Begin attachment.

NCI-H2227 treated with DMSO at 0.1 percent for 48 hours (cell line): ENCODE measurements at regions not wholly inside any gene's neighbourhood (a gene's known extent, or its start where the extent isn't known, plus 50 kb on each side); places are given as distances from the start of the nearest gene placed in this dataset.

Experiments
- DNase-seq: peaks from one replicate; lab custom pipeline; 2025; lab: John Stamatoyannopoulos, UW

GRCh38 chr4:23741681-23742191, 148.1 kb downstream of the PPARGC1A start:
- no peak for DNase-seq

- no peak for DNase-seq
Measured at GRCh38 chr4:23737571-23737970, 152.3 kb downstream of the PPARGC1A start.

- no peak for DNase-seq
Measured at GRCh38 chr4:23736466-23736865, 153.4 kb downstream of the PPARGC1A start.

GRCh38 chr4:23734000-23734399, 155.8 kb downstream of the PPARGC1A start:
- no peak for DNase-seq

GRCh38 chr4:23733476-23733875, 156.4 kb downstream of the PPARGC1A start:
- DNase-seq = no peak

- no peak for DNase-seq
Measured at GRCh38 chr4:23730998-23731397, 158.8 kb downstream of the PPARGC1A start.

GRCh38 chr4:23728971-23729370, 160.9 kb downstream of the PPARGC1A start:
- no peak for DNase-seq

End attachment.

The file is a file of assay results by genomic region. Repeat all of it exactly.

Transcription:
NCI-H2227 treated with DMSO at 0.1 percent for 48 hours (cell line): ENCODE measurements at regions not wholly inside any gene's neighbourhood (a gene's known extent, or its start where the extent isn't known, plus 50 kb on each side); places are given as distances from the start of the nearest gene placed in this dataset.

Experiments
- DNase-seq: peaks from one replicate; lab custom pipeline; 2025; lab: John Stamatoyannopoulos, UW

GRCh38 chr4:23741681-23742191, 148.1 kb downstream of the PPARGC1A start:
- no peak for DNase-seq

- no peak for DNase-seq
Measured at GRCh38 chr4:23737571-23737970, 152.3 kb downstream of the PPARGC1A start.

- no peak for DNase-seq
Measured at GRCh38 chr4:23736466-23736865, 153.4 kb downstream of the PPARGC1A start.

GRCh38 chr4:23734000-23734399, 155.8 kb downstream of the PPARGC1A start:
- no peak for DNase-seq

GRCh38 chr4:23733476-23733875, 156.4 kb downstream of the PPARGC1A start:
- DNase-seq = no peak

- no peak for DNase-seq
Measured at GRCh38 chr4:23730998-23731397, 158.8 kb downstream of the PPARGC1A start.

GRCh38 chr4:23728971-23729370, 160.9 kb downstream of the PPARGC1A start:
- no peak for DNase-seq